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Artists Complete Health and Safety Guide

Exposure to Art or Exposure to Art Materials?

The Artist's Complete Health and Safety Guide by Monona Rossol

 
A statement recently overheard at an occupational health and visual arts conference: “I used acrylics in a polymer emulsion in a room with inadequate ventilation. I was painting a multi-wall mural that took over 90 hours to complete. Besides being exhausted, I developed pneumonia and a respiratory irritation that lasted more than three weeks. We later learned that it was the formaldehyde and ammonia combination I inhaled that irritated the tissues in my lungs.”

Many participants at that conference now know to avoid this combination of risks as do a growing number of artists attending similar conferences and workshops around the country. Yet, many still explore unusual combinations of traditional and non-traditional materials through non-traditional methods.

Monona Rossol, the author of The Artist’s Complete Health and Safety Guide, explains why she became involved in this area of health and safety. “The idea for this book can be traced back to the University of Wisconsin, where I earned a B.S. in chemistry. I was working and teaching in the chemistry department when I decided to enter the graduate art program. As I went back and forth between the chemistry and art schools, it occurred to me that many of the same acids and other chemicals were used in both places. As a research chemist, I defended myself against chemicals with goggles, gloves, fume hoods, and other safety equipment. My art colleagues and I, on the other hand, saw these same chemicals as art materials that were to be used lovingly and intimately. As I look back at our work practices now, I think we must have confused ‘exposure to art’ with ‘exposure to art materials.’

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Many years later Monona Rossol successfully informs artists of dangers associated with their professions. Using this book, a not-for-profit organization in New York, A.C.T.S. (Arts, Crafts and Theater Safety), and workshops, she has influenced artists both nationally and internationally. She is an industrial hygienist, chemist, artist, and president of A.C.T.S. and is a highly regarded author and consultant. While she recognizes recent changes in awareness levels of many artists, she also realizes many artists continue to endanger their health every day.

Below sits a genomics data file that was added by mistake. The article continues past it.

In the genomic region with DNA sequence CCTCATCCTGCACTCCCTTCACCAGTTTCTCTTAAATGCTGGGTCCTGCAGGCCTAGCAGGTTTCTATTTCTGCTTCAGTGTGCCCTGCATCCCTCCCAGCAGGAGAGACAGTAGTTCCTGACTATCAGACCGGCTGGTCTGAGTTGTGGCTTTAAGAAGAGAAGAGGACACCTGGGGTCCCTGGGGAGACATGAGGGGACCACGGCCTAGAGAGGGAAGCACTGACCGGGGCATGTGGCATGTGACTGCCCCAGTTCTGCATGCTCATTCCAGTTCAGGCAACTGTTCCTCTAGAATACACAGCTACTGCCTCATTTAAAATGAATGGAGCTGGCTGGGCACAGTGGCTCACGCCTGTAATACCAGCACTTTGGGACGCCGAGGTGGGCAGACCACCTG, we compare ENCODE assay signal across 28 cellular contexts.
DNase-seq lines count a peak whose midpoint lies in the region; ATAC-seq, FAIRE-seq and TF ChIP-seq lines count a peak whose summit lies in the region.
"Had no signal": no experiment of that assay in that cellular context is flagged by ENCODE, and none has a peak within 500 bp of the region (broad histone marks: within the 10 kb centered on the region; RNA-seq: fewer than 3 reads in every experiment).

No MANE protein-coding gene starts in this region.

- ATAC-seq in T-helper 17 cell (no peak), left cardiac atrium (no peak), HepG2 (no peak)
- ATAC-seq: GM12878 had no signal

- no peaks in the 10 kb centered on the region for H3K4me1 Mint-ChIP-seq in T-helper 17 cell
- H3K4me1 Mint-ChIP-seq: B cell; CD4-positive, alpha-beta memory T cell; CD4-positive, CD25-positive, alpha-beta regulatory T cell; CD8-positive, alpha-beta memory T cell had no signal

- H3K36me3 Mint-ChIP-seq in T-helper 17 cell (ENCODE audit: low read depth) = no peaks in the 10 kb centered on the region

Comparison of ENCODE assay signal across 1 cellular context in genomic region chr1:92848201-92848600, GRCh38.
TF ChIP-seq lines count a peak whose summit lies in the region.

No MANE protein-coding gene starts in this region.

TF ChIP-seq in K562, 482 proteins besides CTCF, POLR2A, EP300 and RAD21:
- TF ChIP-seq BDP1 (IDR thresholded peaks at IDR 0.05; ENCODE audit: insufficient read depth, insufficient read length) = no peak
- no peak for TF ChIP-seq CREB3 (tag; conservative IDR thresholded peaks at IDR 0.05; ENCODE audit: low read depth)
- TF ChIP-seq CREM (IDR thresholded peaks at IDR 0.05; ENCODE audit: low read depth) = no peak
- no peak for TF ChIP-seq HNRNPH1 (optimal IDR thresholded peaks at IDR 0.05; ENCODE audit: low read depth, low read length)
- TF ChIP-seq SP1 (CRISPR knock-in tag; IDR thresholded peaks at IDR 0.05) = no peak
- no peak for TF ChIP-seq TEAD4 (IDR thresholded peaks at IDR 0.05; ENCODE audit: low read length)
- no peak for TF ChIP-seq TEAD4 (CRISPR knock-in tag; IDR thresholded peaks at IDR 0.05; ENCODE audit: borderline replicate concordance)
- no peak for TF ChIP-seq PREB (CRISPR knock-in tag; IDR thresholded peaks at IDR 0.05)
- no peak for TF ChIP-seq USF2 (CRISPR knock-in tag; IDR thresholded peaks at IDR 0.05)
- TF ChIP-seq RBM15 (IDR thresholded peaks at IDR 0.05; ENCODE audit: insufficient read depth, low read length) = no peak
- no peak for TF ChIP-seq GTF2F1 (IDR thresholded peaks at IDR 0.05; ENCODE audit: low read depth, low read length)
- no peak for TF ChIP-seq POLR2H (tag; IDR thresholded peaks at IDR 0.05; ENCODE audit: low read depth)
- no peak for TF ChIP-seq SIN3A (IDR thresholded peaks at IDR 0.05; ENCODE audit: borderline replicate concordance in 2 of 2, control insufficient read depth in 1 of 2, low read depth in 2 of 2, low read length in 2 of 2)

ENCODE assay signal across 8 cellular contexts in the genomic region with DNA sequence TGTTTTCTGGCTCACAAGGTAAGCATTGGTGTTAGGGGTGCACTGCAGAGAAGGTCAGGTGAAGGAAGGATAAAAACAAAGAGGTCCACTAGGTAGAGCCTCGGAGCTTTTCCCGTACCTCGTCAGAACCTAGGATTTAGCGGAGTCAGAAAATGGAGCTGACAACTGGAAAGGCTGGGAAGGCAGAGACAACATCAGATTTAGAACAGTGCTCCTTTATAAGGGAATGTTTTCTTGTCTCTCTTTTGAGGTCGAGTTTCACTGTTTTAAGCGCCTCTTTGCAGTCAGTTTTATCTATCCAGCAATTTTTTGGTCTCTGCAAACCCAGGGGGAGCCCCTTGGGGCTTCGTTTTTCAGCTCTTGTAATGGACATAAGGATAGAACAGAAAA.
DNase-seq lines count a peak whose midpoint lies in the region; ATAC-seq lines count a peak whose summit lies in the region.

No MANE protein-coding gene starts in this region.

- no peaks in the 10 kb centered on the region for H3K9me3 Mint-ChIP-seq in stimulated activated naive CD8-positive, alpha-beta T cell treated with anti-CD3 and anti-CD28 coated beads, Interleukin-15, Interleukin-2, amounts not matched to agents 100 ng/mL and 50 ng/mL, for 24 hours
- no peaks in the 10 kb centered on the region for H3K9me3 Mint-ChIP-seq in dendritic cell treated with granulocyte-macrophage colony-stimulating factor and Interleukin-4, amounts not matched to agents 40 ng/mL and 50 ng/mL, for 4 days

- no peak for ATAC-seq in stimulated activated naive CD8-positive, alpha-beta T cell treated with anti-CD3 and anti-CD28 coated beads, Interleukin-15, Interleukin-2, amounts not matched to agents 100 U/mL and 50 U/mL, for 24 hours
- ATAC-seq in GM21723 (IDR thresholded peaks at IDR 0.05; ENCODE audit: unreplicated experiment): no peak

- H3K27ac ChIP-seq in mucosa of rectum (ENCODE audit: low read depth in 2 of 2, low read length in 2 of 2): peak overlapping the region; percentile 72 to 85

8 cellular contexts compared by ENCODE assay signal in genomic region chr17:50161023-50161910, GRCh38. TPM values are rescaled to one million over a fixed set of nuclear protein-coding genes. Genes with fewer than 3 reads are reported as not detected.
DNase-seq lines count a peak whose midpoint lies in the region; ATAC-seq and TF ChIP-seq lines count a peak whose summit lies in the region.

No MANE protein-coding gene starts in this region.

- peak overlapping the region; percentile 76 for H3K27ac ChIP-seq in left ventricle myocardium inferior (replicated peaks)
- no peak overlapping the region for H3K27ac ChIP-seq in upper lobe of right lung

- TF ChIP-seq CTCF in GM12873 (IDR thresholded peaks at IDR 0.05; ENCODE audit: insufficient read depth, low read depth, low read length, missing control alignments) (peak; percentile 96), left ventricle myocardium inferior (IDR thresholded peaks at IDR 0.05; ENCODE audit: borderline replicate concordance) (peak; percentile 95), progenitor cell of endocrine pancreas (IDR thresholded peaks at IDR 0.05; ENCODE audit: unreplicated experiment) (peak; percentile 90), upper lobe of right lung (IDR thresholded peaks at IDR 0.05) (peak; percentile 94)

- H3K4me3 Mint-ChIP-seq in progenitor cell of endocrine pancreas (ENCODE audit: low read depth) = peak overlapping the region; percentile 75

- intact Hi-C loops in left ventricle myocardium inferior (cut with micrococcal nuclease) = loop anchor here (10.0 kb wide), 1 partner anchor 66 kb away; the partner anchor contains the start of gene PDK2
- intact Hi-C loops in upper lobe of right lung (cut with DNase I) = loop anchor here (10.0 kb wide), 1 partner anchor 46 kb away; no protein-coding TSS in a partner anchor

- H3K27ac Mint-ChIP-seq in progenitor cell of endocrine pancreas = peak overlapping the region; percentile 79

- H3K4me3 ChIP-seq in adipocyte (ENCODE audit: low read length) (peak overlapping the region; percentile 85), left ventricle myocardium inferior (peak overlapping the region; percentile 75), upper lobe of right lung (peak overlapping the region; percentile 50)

My professional area of focus has been shifting a little recently with emphasis on specialized areas of school health as opposed to general conditions. Chemistry teachers don’t always practice what they should, but they have the background to create safe learning environments. Art instructors and artists do not always have access to this information, nor are the resources present to help them realize their risks, thus the reason for the shift.

Two books caught my attention 

Many of the occupational health specialists that I’ve met have recommended the two as a package. I agree. Monona Rossol wrote one and Michael McCann wrote the other (Artist Beware). They complement each other in a variety of ways. The Artist's Complete Health and Safety Guide tends to introduce basic concepts and definitions, laws, health hazards, chemical and physical hazards, strategies for identifying hazardous materials, precautions and respiratory protection.

The book is divided into four parts, with two appendices and a list of tables and figures. The index is a comprehensive A to Z listing everything from abrasive blasting to zoonoses. “Zoonoses—diseases that can be transmitted from animals to man—may also afflict users of animal fibers. For example, inhalation of invisible anthrax spores from wool or hair harvested from diseased animal can cause a virulent, often fatal, infectious disease.

(Don’t panic and throw out your animal fibers, she offers safety guidelines for working with the fibers as well as recommendations for improving regulations that affect importing of these fibers.)

Parts and Appendices

This 405-page handbook contains technical information, but resources are provided that allow easy interpretation. It is the author’s goal to make this topic understandable and less intimidating.